When David Driskell arrived in Washington, DC, in 1949, he was just 18 and eager to enroll as a student at Howard University. When told that he would need to apply for admission and that classes had begun three weeks earlier, he simply refused to leave. Thirteen years later he would be invited to join the faculty. His mentors James L. Wells and James A. Porter had helped establish the preeminent program in African American art at Howard. Over time, David would play a critical role in carrying that legacy forward.
A gifted artist as well as an inspiring teacher, David recalled his early years in Washington during a 2007 interview at the National Gallery of Art. The nation’s capital was a strictly segregated city when David arrived, and he quickly learned that there were only three restaurants where he, or any other African American, could eat. One was the cafeteria at the Gallery. With a laugh and a smile, David confessed that initially he came to the Gallery not for the art, but rather for the food. As a student and then as a teacher, he frequently returned to the museum and to the galleries he would later describe as adjunct classrooms.
I did not meet David until 2007, when he participated in a public program focused broadly on African American art and more specifically on his own work. Several years later, when the opportunity to acquire a significant painting by a key Harlem Renaissance figure suddenly became a possibility, I called David to ask for his advice.
As curator of American art at the Gallery, I had been searching—without success—for a major work by Aaron Douglas to add to the collection. In the fall of 2014, a longtime friend called with word that two remarkable paintings by Douglas might be available. When I contacted David, the works had just arrived at the museum. I asked if he might have time to come see the paintings and speak with us about their importance. Ever gracious, David agreed to come. It was during that afternoon conversation in front of those two paintings that I learned of David’s deep affection for the Gallery and his gratitude for the welcome he had received as a teenager in 1949.
The paintings David came to see were titled Let My People Go and The Judgment Day—large-scale versions of illustrations Douglas had created during the 1920s to accompany James Weldon Johnson’s celebrated publication God’s Trombones: Seven Negro Sermons in Verse. David had included both works in his 1976 landmark exhibition Two Centuries of Black American Art, and because he had replaced Aaron Douglas as head of the art department at Fisk University upon his retirement, David was literally a living link to the artist.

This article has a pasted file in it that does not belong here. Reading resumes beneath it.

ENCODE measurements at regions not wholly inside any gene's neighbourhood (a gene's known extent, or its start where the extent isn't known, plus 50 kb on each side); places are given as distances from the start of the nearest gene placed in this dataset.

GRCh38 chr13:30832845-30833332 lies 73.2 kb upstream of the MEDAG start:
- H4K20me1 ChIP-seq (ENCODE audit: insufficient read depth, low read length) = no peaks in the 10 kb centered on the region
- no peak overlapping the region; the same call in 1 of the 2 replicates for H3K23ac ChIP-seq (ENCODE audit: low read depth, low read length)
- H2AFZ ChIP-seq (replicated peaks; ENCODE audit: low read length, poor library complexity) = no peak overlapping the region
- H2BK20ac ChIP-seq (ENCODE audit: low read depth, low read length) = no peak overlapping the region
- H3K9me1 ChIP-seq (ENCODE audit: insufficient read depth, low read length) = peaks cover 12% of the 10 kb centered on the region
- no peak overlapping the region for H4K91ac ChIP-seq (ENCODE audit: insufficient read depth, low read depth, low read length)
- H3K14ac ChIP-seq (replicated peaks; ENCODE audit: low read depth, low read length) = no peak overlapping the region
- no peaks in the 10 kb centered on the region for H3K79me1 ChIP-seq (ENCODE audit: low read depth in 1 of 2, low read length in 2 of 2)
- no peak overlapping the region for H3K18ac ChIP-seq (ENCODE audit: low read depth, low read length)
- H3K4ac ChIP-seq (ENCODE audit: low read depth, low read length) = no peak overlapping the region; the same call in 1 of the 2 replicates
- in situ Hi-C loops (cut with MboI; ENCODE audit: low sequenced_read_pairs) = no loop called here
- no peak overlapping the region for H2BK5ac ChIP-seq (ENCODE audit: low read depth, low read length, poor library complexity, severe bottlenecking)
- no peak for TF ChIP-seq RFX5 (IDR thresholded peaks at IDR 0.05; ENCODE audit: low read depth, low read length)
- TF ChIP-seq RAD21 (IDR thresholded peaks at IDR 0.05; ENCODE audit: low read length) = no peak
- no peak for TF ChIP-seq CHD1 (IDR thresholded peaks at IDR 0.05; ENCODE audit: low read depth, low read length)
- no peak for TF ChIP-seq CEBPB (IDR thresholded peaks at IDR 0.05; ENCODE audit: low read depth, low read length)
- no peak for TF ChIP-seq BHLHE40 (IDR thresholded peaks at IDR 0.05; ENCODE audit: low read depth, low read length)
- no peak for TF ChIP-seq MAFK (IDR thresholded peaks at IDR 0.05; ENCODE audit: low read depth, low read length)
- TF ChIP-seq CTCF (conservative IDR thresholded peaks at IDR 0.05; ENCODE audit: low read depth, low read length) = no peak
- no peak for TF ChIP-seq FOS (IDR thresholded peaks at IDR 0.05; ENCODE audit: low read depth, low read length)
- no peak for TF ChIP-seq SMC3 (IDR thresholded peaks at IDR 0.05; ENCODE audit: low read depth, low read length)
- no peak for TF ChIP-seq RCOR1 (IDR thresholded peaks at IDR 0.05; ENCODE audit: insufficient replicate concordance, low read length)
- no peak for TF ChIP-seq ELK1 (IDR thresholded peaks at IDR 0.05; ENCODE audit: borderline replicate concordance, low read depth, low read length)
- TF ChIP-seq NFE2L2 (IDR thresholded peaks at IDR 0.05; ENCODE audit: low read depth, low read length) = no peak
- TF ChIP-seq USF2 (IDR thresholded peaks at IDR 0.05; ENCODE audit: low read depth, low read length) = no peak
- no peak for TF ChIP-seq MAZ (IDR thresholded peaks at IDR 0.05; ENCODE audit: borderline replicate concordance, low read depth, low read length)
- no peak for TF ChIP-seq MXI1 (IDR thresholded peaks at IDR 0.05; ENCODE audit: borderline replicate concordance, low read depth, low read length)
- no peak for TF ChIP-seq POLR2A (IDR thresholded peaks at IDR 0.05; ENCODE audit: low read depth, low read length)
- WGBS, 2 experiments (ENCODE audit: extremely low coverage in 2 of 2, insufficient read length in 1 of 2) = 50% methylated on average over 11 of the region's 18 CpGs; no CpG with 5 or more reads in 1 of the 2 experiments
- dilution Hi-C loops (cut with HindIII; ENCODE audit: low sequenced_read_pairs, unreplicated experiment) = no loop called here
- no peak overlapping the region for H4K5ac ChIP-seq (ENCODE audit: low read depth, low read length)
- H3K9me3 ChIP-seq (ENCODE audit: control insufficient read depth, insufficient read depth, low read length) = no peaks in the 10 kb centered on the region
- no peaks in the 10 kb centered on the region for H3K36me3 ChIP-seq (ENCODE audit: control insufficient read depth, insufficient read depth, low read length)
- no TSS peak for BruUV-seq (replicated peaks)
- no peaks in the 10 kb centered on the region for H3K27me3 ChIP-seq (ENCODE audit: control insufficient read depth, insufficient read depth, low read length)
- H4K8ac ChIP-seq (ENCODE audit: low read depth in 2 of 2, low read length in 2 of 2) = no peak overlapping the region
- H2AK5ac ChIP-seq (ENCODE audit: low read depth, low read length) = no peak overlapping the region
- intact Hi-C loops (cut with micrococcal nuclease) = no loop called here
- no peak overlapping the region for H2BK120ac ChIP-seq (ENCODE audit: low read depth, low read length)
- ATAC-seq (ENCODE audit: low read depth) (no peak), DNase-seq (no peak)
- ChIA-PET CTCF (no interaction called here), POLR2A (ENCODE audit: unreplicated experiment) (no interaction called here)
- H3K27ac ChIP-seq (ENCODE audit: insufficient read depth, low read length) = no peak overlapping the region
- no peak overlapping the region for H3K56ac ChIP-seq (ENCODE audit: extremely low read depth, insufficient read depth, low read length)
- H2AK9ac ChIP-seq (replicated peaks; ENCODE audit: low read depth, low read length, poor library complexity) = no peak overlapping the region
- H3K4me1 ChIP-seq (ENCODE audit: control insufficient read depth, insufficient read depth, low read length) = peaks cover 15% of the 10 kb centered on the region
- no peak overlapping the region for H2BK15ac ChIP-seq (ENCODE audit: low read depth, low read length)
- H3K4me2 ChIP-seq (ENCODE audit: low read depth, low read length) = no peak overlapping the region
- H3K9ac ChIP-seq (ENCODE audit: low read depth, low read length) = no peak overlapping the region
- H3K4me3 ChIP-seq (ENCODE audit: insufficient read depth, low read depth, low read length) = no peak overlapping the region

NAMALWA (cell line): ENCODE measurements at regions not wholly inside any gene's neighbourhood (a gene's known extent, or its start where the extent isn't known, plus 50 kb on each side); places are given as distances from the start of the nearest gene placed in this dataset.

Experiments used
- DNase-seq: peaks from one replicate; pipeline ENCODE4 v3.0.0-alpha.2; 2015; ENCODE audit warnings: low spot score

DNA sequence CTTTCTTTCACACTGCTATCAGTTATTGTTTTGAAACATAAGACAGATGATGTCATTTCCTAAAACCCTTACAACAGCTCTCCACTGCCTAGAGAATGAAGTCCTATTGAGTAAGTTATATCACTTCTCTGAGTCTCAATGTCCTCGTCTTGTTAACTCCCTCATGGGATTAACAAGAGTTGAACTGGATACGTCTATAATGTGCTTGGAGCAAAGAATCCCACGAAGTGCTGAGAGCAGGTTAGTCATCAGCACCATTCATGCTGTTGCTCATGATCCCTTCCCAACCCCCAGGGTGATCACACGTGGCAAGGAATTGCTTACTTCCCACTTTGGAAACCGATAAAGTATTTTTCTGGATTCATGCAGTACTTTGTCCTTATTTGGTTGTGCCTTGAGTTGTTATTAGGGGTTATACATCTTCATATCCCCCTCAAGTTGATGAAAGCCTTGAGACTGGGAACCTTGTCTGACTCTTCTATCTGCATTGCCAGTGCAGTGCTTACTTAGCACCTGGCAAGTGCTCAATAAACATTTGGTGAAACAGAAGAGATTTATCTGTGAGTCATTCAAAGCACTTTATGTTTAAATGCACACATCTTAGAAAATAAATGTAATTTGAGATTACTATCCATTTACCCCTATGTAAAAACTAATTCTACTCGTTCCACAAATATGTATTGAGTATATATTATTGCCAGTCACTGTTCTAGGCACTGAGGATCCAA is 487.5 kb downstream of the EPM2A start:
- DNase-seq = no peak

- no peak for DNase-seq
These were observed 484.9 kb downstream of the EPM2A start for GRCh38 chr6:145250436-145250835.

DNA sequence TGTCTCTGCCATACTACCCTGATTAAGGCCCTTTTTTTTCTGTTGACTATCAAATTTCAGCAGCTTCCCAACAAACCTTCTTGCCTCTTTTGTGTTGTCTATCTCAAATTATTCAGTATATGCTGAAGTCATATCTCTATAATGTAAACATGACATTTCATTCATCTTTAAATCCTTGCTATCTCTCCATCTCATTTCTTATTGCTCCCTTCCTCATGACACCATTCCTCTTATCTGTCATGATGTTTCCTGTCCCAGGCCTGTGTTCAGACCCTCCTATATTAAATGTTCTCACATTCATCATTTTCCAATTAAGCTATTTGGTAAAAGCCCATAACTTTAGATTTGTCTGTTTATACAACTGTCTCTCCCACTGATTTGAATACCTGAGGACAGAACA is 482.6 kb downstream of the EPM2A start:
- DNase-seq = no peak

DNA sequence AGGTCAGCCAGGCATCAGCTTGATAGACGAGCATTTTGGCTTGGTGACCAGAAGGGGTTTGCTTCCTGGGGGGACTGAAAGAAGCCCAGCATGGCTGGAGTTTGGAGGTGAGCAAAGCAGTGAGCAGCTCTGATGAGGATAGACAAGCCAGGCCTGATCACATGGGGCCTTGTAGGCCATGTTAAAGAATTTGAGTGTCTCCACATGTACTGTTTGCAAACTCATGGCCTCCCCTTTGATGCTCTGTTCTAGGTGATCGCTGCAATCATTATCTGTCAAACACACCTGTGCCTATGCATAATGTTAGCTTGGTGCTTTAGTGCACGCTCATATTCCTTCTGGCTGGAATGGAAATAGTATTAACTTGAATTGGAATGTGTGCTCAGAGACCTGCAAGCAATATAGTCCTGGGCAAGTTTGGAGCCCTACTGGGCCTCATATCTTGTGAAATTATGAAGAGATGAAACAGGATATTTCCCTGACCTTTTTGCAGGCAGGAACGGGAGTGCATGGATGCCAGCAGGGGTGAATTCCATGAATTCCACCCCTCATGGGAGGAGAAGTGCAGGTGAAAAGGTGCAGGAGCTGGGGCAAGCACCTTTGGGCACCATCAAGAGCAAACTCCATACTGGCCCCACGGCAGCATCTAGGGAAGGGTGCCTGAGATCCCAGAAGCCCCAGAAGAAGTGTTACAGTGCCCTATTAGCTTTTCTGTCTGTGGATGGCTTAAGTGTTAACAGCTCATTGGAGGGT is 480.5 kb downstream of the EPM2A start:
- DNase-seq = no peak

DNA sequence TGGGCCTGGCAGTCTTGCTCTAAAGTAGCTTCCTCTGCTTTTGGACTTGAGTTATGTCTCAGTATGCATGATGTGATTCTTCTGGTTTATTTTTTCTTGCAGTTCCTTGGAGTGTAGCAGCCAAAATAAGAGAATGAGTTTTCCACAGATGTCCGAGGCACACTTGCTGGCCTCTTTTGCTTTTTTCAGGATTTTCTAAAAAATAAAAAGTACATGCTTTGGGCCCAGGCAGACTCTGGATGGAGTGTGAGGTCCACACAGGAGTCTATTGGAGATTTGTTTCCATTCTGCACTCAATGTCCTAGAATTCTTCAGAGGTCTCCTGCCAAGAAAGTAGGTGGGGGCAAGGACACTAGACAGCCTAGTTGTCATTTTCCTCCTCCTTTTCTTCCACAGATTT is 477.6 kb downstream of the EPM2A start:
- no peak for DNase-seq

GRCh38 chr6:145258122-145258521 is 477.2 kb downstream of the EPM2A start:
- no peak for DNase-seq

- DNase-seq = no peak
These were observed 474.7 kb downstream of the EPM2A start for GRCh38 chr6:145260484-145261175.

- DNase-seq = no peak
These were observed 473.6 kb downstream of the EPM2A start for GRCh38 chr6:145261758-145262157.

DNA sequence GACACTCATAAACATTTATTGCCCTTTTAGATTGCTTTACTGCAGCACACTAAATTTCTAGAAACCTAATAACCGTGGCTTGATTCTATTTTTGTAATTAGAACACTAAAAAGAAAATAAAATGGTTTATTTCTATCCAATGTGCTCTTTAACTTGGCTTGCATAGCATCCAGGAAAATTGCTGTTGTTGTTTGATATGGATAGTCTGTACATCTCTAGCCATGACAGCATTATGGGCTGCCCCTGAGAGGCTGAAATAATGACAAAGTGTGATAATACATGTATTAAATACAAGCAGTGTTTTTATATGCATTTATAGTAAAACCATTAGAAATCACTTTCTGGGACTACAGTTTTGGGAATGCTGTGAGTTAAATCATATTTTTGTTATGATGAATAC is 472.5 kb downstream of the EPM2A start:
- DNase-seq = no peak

Before David arrived, my colleague Charles Brock and I moved the two paintings to a semiprivate viewing area and borrowed several comfortable chairs, hoping to encourage a relaxed conversation. Little did we know that David would spend several hours with us sharing recollections of Aaron Douglas, Jacob Lawrence, Georgia O’Keeffe, and a host of other friends from years past. Prompted, perhaps, by works he knew well but had not seen since the 1970s, David reminisced about Fisk University and seeing the paintings then before us in Aaron Douglas’s home. From time to time David became quiet, seemingly lost in memories. Late in the afternoon he spoke of his father, an Appalachian preacher whose sermons embraced the call-and-response tradition of the black church that Douglas had captured in his illustrations for God’s Trombones. Black preachers were God’s trombones.
Shortly after David’s visit the Gallery acquired The Judgment Day, the final work in the God’s Trombones series and the first painting by Aaron Douglas to enter the nation’s collection. Later, when the painting had been hung in the American galleries, David returned to the museum. We went together to the gallery where the painting was on view. He seemed pleased. He had recognized the importance of the work decades before others—patience rewarded and acknowledged with a modest smile.